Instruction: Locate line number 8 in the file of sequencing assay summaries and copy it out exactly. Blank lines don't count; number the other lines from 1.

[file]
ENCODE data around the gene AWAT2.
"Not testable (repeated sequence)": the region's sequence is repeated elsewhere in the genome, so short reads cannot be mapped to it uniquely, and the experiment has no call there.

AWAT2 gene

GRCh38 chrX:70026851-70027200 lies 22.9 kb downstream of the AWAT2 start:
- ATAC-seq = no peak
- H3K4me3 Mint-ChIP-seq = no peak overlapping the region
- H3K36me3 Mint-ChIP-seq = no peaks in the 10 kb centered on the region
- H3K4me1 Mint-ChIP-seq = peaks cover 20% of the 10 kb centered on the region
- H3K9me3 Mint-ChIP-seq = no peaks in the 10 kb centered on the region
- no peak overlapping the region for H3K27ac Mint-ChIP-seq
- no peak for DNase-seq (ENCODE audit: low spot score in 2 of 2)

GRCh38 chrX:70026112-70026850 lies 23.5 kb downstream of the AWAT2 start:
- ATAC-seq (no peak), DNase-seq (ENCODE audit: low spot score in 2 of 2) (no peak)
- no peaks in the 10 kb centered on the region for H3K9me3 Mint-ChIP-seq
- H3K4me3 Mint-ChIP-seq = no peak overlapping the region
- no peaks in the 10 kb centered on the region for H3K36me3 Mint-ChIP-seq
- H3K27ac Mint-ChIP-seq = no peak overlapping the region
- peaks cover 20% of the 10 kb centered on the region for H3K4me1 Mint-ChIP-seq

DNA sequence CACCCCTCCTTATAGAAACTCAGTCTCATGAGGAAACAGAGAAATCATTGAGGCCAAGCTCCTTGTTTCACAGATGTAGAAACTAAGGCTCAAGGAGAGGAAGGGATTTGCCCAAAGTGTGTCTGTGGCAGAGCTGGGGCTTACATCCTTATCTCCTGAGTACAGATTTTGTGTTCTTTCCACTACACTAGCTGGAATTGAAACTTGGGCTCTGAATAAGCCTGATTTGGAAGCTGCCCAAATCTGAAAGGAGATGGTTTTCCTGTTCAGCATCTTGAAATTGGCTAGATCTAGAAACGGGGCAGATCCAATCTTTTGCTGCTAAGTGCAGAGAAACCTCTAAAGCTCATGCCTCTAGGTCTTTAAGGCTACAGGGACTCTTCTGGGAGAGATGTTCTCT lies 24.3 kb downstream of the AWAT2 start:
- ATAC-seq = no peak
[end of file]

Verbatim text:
- H3K4me1 Mint-ChIP-seq = peaks cover 20% of the 10 kb centered on the region